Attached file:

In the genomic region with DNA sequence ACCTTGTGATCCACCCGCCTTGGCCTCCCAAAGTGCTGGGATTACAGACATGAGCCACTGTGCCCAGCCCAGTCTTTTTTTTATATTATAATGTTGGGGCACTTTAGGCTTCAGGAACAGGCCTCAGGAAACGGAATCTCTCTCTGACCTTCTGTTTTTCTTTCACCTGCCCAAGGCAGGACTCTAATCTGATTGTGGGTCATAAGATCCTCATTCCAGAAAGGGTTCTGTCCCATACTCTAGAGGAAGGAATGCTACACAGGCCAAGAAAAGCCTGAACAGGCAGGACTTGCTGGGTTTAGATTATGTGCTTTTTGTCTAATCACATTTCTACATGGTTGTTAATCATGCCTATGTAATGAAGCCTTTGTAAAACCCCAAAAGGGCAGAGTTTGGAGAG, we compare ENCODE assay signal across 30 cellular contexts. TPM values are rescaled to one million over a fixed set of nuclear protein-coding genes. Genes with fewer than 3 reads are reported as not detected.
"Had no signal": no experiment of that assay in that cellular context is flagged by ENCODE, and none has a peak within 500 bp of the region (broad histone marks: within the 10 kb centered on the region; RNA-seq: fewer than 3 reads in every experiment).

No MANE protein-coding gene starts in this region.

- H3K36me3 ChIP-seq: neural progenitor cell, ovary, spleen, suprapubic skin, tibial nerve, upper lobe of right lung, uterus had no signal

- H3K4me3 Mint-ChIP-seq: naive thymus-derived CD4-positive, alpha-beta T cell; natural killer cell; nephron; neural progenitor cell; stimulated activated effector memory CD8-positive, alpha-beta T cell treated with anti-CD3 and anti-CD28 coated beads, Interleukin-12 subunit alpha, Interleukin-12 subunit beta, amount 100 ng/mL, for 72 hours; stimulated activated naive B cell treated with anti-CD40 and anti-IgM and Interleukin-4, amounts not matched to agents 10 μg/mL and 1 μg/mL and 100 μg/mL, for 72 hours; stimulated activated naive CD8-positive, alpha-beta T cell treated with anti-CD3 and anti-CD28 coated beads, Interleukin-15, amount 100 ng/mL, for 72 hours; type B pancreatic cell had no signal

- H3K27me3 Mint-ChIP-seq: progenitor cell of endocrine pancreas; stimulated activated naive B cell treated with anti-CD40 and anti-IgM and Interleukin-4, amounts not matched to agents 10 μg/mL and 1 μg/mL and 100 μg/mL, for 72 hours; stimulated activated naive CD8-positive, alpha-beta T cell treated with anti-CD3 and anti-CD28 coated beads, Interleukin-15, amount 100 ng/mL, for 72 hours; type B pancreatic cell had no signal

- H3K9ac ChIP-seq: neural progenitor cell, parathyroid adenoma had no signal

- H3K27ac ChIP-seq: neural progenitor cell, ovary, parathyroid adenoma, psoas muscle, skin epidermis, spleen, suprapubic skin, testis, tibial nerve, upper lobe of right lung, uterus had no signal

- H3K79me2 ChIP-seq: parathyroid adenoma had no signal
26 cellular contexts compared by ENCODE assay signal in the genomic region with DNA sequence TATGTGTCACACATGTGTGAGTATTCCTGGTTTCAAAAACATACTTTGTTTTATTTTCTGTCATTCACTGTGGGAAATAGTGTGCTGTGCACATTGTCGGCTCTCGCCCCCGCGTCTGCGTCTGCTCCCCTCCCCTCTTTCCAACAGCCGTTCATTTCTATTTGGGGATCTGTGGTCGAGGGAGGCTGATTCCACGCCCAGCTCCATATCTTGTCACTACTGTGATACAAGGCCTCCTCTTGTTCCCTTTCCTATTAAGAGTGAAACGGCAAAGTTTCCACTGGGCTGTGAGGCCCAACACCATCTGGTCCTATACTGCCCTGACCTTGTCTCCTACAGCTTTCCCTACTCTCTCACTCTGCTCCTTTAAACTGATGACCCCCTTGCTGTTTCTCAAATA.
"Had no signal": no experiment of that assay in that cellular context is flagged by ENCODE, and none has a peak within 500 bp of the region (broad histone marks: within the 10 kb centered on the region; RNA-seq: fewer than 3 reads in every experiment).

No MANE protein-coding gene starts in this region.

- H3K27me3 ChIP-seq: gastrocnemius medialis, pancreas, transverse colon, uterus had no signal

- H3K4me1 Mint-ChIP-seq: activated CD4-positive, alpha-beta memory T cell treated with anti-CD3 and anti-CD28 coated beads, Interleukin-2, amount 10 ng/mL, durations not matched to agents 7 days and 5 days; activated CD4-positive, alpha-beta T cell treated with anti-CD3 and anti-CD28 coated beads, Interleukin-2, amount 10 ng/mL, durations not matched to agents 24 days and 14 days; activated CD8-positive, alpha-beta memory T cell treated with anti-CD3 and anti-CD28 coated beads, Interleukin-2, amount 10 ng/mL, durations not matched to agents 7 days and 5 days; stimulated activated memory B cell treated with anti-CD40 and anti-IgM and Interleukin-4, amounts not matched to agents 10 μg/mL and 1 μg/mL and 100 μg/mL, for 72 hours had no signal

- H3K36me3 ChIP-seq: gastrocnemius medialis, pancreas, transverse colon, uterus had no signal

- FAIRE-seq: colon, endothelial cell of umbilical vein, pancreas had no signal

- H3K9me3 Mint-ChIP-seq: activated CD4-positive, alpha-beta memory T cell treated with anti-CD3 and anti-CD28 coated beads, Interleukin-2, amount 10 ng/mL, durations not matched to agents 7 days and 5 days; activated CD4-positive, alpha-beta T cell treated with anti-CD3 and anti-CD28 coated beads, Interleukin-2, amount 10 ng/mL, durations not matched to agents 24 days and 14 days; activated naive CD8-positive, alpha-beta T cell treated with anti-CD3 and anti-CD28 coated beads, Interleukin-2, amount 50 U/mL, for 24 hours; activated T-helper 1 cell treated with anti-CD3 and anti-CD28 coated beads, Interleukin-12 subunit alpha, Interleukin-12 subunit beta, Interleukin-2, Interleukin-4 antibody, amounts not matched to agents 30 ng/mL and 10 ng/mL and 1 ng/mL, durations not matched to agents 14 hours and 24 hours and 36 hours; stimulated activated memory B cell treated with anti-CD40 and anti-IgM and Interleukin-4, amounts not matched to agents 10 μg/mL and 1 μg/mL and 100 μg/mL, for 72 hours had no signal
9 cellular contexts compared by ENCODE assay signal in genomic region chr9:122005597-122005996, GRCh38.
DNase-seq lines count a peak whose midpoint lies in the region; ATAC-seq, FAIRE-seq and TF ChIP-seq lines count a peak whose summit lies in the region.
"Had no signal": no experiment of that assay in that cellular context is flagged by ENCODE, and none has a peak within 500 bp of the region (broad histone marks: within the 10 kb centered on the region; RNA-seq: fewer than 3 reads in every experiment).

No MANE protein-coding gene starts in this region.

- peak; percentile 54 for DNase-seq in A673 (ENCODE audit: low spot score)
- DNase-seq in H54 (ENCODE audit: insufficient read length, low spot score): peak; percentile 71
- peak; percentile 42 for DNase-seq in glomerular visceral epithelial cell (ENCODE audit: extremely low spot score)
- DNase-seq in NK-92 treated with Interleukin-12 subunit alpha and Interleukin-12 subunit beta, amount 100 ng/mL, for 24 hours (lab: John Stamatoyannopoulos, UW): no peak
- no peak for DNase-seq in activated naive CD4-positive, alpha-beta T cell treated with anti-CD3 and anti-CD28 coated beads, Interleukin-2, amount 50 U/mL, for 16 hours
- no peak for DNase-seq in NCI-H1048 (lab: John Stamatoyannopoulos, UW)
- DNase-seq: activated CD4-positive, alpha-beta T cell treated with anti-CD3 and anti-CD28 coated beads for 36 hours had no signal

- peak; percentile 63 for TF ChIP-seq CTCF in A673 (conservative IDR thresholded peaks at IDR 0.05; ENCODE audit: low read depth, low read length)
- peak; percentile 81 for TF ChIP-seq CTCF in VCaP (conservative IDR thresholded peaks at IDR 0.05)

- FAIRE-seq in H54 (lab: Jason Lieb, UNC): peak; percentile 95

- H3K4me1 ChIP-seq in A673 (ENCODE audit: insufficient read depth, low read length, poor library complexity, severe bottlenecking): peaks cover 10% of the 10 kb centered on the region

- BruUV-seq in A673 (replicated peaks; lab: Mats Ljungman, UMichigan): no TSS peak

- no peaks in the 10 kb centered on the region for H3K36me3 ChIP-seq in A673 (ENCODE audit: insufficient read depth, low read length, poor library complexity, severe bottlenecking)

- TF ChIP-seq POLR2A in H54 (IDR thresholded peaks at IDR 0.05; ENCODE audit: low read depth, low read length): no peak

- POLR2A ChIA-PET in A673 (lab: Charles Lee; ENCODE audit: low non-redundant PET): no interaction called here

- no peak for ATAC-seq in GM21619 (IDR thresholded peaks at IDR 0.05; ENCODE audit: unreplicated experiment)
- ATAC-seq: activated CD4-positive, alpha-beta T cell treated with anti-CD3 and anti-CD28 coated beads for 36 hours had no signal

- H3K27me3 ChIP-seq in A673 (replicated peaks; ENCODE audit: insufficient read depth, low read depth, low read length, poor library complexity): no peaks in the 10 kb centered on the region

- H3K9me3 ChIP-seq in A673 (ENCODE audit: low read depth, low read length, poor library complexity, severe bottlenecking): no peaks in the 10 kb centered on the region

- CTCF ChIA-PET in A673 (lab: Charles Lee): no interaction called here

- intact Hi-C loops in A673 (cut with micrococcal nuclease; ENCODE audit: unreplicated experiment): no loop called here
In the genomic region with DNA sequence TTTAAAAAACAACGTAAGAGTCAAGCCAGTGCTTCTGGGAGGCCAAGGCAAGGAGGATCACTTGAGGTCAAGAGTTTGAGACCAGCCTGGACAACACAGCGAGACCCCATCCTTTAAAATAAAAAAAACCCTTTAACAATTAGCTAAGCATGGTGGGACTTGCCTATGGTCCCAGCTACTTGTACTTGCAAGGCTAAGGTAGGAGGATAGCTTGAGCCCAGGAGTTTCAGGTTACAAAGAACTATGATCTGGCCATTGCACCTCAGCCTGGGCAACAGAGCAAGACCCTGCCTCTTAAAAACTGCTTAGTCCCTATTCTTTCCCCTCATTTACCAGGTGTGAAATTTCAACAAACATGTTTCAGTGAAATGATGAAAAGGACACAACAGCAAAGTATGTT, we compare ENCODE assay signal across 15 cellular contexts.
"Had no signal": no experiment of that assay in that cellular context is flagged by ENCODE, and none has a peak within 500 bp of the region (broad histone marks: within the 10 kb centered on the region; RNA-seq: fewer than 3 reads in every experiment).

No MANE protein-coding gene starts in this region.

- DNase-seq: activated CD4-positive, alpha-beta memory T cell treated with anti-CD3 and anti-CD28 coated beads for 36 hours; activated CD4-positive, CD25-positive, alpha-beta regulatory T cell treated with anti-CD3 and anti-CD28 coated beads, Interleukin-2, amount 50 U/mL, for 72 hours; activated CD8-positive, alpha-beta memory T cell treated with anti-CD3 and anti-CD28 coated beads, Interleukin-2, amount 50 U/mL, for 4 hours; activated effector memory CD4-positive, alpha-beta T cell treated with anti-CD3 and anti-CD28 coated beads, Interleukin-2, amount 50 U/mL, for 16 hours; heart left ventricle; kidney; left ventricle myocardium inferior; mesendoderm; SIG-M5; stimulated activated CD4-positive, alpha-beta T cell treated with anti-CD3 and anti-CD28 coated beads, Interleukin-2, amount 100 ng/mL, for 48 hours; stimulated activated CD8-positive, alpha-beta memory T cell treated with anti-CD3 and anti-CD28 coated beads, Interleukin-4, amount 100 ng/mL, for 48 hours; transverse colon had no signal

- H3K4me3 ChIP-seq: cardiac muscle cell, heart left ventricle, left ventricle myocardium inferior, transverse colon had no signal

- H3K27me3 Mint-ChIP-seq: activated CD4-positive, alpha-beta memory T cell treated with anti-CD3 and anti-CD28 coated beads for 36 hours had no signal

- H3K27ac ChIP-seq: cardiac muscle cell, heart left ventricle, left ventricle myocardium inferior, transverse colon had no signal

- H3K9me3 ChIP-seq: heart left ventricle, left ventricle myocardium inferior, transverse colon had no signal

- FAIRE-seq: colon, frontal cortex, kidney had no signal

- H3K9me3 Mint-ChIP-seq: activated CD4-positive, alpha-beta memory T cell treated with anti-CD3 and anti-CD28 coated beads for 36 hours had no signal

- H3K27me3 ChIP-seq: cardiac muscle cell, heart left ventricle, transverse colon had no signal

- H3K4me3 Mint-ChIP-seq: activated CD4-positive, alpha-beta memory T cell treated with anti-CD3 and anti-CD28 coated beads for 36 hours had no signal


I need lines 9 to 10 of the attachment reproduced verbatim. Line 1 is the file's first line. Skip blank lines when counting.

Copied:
- H3K79me2 ChIP-seq: parathyroid adenoma had no signal
26 cellular contexts compared by ENCODE assay signal in the genomic region with DNA sequence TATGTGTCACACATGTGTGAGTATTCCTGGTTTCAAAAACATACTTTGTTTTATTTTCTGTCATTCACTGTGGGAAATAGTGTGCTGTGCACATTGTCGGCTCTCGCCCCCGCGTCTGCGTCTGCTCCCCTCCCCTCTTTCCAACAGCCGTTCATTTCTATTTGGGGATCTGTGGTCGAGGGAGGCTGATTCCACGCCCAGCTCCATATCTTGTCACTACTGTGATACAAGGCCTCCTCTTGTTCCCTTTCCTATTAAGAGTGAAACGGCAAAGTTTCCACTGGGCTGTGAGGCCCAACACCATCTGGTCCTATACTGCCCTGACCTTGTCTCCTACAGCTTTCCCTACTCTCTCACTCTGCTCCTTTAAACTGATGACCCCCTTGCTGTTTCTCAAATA.